Tuesday, May 12, 2009

We Don't Need No Stinkin' Pesticides

Lawns. I just want to look at lawns. There's perhaps some good arguments for maintaining pesticide use in agriculture - and some good arguments against it. I'm unclear why golf courses rate so high as to often be exempt from pesticide by-laws, and why golfers are so unconcerned with what's on the turf where they spend their leisure hours. But surely, at the very least, we can agree we don't need pesticides on the grass around our homes.

We got a lot of die-back this year, well, I did anyway. But I overseeded with grass seed - Eco Lawn - and added some white clover into the mix.

In "Ecologically Sound Lawn Care," a formal study which is about as thrilling a read as the title suggests, the practice of adding clover to the lawn is encouraged because it's difficult to eradicate as a weed, is green year-round, fixes nitrogen, improves the soil, and was traditionally included in grass seed mixtures way back. If you intentionally add these plants-formerly-known-as-weeds to your lawn, the grass will be healthier.

There was a time when a lawn of pride was not a solid monoculture of identical green spears. Lawns are lovely and restful pieces of land in the garden in part because they add an area of artistic restraint - a place for your eye to rest as it travels through the flower beds and bushes. But the area doesn't have to be without gradations of tone. It can be many shades of green with some white bits here and there, and the overall effect of a smooth visual surface will not be lost.

There are some green plants that do ruin the look however. Dandelions are handy things for wine and salads, but they can completely over run the place. And plantain flowers will refuse to be cut by a push-mower, bobbing and weaving away from the blades, until the flat surface is marred by long stemmed "flowers." I take these out by hand then add a handful of seed in the empty spot. This is far too much work for some people to even consider. But if people are willing to pay for pesticide treatment, couldn't they just pay a local kid to pick weeds?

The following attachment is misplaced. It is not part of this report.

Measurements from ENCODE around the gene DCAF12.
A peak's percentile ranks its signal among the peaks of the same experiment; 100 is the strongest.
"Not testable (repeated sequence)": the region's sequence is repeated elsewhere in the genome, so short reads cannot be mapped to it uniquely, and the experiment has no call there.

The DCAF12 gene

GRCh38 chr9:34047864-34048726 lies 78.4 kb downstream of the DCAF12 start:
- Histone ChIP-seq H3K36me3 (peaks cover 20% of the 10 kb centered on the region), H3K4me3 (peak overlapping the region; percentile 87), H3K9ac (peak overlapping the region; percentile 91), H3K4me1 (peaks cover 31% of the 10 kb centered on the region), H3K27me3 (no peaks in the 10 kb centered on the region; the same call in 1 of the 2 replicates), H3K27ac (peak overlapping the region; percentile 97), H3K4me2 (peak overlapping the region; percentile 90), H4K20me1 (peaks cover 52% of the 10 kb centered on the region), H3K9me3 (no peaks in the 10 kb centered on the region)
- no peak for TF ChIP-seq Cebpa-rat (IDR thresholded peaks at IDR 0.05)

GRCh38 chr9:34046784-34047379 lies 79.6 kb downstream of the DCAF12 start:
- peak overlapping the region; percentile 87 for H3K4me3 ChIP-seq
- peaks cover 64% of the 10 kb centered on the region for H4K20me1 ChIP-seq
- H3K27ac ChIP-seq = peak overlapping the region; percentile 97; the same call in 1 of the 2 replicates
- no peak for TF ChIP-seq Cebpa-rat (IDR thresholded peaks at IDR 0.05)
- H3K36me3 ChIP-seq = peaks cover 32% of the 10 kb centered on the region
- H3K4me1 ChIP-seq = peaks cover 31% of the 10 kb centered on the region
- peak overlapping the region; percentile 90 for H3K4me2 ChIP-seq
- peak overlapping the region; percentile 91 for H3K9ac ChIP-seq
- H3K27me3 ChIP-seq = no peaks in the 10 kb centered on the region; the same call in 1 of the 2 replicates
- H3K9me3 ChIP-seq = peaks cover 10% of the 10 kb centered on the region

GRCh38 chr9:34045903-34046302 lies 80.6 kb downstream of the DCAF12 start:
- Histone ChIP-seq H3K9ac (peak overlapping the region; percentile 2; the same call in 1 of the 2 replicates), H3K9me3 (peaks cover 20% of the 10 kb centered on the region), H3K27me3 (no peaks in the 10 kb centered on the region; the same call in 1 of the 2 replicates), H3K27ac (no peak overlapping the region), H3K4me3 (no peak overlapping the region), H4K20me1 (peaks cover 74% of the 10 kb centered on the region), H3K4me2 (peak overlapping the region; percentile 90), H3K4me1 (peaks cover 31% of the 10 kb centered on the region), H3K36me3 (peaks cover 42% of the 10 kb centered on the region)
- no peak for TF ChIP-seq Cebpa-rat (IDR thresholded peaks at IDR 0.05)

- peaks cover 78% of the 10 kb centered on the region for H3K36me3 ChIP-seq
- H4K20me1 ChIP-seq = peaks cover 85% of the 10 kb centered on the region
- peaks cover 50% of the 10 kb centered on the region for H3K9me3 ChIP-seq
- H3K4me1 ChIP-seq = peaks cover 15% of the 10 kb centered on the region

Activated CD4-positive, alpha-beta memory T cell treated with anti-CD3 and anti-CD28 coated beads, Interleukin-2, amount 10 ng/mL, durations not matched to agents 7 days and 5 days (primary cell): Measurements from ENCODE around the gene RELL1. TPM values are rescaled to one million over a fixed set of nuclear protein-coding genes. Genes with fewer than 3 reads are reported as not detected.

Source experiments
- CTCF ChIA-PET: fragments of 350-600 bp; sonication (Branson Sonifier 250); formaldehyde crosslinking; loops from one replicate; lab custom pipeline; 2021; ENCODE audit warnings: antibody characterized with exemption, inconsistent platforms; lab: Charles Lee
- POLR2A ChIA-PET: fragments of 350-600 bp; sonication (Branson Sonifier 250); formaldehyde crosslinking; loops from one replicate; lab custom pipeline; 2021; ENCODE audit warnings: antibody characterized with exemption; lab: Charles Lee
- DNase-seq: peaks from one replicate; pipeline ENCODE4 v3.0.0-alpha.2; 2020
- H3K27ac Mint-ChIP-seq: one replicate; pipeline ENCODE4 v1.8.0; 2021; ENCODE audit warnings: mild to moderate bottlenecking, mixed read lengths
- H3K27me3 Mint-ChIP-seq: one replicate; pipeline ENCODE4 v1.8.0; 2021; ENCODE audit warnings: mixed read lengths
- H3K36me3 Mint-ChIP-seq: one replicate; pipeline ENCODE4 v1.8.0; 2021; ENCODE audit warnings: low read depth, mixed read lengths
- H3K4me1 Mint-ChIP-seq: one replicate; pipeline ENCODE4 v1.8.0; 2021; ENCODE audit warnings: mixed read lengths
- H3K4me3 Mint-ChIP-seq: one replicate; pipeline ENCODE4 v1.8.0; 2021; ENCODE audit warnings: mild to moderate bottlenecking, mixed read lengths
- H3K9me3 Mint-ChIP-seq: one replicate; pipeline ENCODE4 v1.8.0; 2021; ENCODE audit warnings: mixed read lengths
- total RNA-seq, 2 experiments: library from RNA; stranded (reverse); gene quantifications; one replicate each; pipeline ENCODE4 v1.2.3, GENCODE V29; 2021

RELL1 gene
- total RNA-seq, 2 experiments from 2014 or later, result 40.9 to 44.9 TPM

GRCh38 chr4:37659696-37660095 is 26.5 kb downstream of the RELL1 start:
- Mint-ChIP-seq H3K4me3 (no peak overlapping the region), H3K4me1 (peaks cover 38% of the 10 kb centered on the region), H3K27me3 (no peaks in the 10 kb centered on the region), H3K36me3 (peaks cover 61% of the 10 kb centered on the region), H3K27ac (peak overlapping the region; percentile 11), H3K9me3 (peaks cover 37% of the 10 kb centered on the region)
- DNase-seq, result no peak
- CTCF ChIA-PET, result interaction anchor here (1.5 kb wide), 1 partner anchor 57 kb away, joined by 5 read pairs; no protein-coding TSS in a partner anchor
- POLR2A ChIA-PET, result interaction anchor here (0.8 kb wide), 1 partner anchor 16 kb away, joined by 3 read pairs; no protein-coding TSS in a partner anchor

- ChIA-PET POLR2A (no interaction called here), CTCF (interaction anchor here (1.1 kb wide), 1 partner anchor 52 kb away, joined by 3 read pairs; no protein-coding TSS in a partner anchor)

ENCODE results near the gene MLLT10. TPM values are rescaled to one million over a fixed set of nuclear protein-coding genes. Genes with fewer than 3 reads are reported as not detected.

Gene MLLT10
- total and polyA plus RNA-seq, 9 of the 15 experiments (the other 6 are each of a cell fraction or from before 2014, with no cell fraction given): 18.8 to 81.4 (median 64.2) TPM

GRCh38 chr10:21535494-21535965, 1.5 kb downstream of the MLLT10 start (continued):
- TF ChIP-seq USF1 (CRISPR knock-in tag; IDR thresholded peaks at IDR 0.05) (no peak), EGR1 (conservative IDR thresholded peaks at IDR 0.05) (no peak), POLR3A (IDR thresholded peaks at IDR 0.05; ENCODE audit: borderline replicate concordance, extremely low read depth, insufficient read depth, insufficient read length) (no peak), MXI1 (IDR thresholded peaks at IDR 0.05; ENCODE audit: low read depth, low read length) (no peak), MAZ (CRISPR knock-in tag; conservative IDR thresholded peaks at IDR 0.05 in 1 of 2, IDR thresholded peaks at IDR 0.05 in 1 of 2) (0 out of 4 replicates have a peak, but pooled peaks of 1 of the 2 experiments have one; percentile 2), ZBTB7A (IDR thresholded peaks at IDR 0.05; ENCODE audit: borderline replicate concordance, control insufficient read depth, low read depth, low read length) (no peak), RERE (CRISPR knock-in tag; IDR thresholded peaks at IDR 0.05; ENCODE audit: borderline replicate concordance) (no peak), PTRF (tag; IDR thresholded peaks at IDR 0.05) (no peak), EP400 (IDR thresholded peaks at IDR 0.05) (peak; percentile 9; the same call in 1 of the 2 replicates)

The article above also explains what pesticides can do to a lawn including killing off earthworms. Residential use alone significantly adds to the level of phosphorus in our rivers and lakes from the run-off which ends up depleting the oxygen needed by the fish. It contributes to soil compaction, acidification, and thatch. And that doesn't begin to examine the potential effects on birds, squirrels, cats, dogs, and people.

If it's definitely harmful to our waterways, and it may be harmful to us, why use it? Well, status anxiety. People might not admire our yards, and therefore us, if our lawns aren't up to an unrealistic and unhealthy ideal. Some people really won't. But there's a burgeoning group of people who will be wildly estatic if your lawn is lush and full and diverse. Maybe if we all ignore that former group, they'll give up and join us in our slightly-weedy, poison-free yards.

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